“If you had the ability to know what someone was thinking, I’ve never understood why you’d want to tell them what card they were thinking of.  They weren’t thinking of a card in the first place, you made them think of one.”

Her maternal grandfather (“lovely if you were family, but everyone else was prey”) taught her card tricks, how to play “really aggressive cribbage,” and self-defense.

“The only trouble was, he didn’t tell me what to do next.  If you’ve got someone up against in a wall in a half nelson, at some point you’re going to have to let them go.  And they’re going to be pretty annoyed.  So what do you do?”

He also taught her escapology, which she now suspects was a scheme to relieve her of her milk teeth.

“He used to tie me up,” she says, “and I knew that if you gnawed at the ropes for long enough you’d be able to rat bite out of them…”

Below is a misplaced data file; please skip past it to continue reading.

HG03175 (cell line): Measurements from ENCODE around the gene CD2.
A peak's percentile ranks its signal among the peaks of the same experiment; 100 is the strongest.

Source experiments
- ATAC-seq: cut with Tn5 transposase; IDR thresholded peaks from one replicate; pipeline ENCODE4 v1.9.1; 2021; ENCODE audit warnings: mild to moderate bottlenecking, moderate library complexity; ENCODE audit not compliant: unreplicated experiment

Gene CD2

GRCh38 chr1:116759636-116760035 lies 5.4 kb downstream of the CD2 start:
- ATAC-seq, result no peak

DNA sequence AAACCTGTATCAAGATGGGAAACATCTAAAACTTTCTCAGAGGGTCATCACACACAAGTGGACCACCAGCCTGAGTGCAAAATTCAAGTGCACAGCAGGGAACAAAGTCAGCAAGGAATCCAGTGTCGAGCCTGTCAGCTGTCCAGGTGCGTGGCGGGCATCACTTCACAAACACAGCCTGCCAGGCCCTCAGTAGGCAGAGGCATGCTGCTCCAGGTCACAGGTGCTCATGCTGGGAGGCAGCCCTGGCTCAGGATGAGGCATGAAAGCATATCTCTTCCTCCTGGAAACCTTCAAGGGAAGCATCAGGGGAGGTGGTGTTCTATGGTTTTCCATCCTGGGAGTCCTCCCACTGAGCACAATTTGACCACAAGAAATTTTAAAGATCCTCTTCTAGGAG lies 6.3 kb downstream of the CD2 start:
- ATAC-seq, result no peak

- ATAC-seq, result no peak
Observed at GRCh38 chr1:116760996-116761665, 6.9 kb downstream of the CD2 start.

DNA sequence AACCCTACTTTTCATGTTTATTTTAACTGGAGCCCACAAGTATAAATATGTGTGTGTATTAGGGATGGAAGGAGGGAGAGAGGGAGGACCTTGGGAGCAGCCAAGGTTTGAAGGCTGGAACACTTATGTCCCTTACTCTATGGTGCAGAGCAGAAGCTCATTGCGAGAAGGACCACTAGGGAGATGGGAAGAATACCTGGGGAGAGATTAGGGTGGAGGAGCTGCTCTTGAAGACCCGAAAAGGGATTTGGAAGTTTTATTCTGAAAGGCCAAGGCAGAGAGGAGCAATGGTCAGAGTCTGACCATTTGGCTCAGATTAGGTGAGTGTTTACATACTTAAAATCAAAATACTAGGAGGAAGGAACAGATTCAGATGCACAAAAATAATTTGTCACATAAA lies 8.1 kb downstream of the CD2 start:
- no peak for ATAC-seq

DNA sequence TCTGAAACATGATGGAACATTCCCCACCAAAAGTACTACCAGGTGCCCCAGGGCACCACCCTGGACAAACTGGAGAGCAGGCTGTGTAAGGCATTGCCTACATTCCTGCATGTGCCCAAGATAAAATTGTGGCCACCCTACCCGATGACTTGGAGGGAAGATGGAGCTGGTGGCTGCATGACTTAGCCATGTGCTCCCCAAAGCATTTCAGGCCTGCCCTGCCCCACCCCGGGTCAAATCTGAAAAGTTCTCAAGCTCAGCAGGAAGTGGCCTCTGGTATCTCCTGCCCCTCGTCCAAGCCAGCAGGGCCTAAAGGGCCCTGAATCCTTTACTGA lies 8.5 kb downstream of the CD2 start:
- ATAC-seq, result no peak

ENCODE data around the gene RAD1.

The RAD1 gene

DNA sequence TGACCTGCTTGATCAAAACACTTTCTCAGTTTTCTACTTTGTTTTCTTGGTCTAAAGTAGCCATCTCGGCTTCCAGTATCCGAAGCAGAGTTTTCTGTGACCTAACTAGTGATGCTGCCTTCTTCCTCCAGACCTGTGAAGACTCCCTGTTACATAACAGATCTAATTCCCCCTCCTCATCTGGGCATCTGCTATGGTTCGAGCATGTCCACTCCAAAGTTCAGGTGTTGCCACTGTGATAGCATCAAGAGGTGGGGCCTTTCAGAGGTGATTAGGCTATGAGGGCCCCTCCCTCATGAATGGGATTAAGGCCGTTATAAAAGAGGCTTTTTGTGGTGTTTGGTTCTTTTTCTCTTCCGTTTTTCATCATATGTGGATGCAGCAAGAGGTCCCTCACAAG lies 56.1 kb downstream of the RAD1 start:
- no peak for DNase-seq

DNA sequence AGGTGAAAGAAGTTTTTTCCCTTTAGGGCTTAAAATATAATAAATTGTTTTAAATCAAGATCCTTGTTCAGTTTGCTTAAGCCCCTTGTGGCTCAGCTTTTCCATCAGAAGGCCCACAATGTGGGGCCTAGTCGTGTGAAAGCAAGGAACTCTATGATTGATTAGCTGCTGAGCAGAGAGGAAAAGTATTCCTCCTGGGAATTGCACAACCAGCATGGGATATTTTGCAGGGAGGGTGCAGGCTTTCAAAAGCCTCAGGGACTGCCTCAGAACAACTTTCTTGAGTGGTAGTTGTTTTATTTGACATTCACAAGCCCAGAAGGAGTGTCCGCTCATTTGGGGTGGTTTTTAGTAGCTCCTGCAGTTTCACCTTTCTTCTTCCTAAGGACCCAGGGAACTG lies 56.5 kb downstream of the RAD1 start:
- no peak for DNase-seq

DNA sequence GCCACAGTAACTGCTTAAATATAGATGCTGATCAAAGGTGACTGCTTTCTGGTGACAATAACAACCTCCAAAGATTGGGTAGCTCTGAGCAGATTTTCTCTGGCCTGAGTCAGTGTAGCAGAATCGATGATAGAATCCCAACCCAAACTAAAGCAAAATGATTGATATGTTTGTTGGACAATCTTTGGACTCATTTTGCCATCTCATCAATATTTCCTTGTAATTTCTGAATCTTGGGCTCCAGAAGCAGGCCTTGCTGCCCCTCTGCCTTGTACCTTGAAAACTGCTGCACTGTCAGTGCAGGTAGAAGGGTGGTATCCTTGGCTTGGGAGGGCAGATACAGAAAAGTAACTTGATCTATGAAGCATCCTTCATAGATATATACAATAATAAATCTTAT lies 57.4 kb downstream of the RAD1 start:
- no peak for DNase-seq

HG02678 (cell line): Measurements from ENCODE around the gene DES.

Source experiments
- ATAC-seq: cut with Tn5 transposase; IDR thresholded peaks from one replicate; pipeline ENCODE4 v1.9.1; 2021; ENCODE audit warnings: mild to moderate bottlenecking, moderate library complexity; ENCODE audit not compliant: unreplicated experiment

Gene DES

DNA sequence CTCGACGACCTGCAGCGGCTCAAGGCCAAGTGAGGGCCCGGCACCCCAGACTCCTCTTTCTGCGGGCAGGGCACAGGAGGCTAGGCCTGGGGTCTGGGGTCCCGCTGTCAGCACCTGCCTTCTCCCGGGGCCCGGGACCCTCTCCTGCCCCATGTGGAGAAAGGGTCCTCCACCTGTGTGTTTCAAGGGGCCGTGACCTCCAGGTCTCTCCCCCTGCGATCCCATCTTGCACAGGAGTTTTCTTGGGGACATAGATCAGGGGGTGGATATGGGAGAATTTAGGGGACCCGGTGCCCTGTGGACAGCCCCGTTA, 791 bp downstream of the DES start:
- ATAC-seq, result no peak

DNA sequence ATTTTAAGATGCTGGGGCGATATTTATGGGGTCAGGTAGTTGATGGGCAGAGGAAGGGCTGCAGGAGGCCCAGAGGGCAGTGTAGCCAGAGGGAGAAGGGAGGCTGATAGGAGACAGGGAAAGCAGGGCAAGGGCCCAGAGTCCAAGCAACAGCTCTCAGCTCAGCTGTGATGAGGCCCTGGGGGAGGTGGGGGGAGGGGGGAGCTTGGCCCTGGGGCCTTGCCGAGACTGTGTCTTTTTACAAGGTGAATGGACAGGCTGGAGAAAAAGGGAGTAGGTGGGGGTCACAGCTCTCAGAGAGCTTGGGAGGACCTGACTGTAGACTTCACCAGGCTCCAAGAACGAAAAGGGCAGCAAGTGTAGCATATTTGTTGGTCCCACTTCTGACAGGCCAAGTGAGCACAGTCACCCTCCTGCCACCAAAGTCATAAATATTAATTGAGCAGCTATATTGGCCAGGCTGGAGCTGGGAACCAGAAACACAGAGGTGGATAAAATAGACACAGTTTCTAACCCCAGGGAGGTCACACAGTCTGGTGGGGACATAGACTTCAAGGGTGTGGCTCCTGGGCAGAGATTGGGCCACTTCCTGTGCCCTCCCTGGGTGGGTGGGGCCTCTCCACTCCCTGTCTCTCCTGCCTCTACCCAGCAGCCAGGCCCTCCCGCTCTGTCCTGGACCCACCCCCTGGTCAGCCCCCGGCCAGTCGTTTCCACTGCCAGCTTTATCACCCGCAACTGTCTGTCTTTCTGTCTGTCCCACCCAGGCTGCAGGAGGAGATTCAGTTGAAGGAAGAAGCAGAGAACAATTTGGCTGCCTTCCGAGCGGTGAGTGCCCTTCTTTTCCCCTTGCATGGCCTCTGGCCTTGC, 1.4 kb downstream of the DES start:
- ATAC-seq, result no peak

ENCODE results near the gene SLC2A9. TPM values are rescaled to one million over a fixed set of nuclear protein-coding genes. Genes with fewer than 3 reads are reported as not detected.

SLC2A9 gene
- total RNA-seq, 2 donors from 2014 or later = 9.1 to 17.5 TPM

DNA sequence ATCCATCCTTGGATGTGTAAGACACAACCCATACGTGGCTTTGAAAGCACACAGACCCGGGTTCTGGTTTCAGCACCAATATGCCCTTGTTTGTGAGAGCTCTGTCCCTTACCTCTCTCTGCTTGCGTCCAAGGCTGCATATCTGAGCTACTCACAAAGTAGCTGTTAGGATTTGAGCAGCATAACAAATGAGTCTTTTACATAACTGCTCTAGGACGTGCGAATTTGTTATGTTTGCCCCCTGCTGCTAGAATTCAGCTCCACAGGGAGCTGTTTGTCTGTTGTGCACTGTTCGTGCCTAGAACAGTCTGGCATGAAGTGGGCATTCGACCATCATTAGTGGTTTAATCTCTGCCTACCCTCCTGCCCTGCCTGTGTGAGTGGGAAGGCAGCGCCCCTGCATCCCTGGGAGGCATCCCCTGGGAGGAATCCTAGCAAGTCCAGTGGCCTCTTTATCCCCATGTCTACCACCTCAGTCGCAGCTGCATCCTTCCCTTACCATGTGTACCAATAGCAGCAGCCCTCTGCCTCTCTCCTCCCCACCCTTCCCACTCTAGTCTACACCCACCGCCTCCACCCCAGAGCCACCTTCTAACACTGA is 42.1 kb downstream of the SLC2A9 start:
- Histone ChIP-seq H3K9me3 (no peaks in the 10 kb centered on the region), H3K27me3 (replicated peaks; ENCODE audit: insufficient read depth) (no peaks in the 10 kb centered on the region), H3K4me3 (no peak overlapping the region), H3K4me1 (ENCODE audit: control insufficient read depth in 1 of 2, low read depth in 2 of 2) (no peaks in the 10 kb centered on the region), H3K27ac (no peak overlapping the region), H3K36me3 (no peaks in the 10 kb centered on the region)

Her granddad may have provided some inspiration for the book, but it’s not about him particularly.  Whilst she was researching it Kennedy talked – or tried to talk to – a lot of other magicians and mediums.  Jauncey asked her about the mention of Derren Brown in the acknowledgements at the end.

“It’s like being sick on someone, to actually ask a magician anything,” she says.  “The only thing you can ask them is ‘would you like more tea?’”

What did come out of meeting Brown and others was a sense of how people in the trade use language to persuade the punters to believe in them.